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Using PET imaging, as well as optical imaging, can help providers visualize the effectiveness of a new cancer treatment approach that uses Cerenkov radiation energy in a different way.
In a presentation during the Society of Nuclear Medicine and Molecular Imaging 2021 Annual Meeting, researchers from the University of Wisconsin-Madison revealed that the light from decaying radiopharmaceuticals, known as Cerenkov luminescence, can be an internal energy source that activates semi-conducting polymer nanoparticles to target and attack cancer.
For more SNMMI 2021 coverage, click here.
Photodynamic therapy, the use of external light to activate nanomaterials for cancer treatment, isn’t new, but it is limited. Its efficacy is capped by its ability to penetrate tissue. Using Cerenkov luminescence is an effective alternative, the investigators said, because it spontaneously erupts as certain radiopharmaceuticals decay in the body, meaning it can fight cancer from the inside.
The light source itself is generally weak, but there are ways to strengthen it.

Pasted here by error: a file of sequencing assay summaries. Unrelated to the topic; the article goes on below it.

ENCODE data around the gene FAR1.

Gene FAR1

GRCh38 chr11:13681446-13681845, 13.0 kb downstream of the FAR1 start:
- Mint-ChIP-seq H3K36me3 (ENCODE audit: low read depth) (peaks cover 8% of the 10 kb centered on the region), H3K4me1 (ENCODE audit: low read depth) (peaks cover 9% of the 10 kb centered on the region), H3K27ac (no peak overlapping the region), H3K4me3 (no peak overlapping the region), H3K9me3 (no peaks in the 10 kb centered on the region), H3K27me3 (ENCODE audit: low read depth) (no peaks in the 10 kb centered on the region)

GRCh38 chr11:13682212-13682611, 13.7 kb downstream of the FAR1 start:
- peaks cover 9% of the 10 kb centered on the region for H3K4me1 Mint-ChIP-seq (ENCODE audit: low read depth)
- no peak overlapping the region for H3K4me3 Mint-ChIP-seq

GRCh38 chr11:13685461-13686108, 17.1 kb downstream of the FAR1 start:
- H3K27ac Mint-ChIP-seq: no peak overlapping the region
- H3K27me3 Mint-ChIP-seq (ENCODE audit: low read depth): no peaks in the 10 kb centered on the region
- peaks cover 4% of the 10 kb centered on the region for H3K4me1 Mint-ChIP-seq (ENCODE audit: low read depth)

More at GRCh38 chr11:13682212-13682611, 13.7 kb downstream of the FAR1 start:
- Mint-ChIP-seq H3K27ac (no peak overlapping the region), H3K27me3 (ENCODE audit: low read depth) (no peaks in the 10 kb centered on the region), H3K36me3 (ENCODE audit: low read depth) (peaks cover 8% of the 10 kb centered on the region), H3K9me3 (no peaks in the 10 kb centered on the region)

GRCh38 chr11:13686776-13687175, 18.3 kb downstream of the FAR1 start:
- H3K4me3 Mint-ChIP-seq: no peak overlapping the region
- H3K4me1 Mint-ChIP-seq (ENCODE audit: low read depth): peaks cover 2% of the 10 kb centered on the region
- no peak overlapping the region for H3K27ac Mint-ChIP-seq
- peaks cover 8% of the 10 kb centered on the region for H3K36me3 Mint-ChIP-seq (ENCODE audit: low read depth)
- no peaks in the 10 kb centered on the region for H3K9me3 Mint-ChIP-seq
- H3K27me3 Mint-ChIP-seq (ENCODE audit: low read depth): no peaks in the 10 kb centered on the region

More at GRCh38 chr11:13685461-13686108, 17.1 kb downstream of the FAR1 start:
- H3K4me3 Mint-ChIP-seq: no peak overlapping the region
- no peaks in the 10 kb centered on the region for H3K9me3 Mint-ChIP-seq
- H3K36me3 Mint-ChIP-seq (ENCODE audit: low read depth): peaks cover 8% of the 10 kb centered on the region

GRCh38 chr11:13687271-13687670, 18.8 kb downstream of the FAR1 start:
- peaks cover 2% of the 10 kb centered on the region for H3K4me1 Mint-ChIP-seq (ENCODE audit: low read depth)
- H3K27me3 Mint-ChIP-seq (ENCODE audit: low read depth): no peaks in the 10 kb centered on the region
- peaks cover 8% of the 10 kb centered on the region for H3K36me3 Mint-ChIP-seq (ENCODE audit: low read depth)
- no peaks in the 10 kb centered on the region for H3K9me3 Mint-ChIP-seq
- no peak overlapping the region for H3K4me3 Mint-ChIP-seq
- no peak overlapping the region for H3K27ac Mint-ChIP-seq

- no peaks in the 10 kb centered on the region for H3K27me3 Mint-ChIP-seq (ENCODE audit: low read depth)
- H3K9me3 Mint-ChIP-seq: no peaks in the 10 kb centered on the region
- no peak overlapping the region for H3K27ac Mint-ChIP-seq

“The good news is that the light source can be amplified with semi-conducting polymers, which greatly increases its potential to target and destroy cancer cells,” said Zachary Rosenkrans, a University of Wisconsin-Madison graduate research assistant. “In our study, we aimed to determine how to best utilize radiopharmaceuticals and nanoparticles to create the ideal cancer theranostics nanosystem.”
In their study, the team discovered that using semi-conducting polymer nanoparticles that are optimized with photosensitizers dramatically intensifies Cerenkov luminescence’s ability to kill cancer cells. Using PET and optical imaging, they were able to see clear tumor uptake of the optimized nanoparticles.
Based on these results, Rosenkrans said, this approach has substantial potential as a cancer theranostics nanosystem without any tissue penetration limits.
“This work is an important step toward translating nanomaterials that are activated by light, using radiopharmaceuticals as an activation source,” Rosenkrans said. “The basic concept, using semi-conducting polymers to harness and amplify light produced from radiopharmaceuticals, is also very exciting and could have many interesting applications in the future.”
Read the original article on Diagnostic Imaging.